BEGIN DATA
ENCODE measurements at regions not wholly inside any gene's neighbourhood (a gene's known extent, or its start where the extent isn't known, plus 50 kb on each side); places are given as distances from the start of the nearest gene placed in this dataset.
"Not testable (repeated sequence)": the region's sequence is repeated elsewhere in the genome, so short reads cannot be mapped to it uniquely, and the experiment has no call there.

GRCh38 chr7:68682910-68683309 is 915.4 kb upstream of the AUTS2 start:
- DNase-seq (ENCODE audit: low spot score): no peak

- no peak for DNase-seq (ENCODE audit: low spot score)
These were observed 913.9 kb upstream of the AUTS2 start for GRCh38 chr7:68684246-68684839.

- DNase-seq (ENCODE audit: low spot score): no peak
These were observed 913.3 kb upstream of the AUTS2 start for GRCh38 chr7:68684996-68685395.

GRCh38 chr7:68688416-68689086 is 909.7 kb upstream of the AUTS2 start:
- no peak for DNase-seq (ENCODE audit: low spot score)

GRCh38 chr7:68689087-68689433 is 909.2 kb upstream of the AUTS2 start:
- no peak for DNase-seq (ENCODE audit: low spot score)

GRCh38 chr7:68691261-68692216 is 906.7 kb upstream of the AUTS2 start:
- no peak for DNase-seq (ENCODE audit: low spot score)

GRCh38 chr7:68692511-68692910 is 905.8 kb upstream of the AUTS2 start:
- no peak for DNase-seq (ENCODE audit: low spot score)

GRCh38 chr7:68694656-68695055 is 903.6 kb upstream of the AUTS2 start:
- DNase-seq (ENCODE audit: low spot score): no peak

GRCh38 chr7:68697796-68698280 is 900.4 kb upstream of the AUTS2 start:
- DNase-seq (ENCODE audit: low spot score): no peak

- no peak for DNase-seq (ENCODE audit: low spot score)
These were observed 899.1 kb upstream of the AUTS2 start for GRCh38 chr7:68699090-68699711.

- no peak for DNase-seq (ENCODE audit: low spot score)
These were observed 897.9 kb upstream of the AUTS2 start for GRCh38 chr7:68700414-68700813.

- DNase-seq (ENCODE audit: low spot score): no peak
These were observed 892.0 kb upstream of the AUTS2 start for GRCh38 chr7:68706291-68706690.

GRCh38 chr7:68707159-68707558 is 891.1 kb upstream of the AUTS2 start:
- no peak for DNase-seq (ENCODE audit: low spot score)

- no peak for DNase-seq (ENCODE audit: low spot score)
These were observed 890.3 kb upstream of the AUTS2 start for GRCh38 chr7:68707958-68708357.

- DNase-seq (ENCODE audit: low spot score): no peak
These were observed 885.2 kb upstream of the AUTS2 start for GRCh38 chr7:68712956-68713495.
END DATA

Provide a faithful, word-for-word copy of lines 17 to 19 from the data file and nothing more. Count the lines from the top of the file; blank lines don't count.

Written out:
GRCh38 chr7:68694656-68695055 is 903.6 kb upstream of the AUTS2 start:
- DNase-seq (ENCODE audit: low spot score): no peak

GRCh38 chr7:68697796-68698280 is 900.4 kb upstream of the AUTS2 start: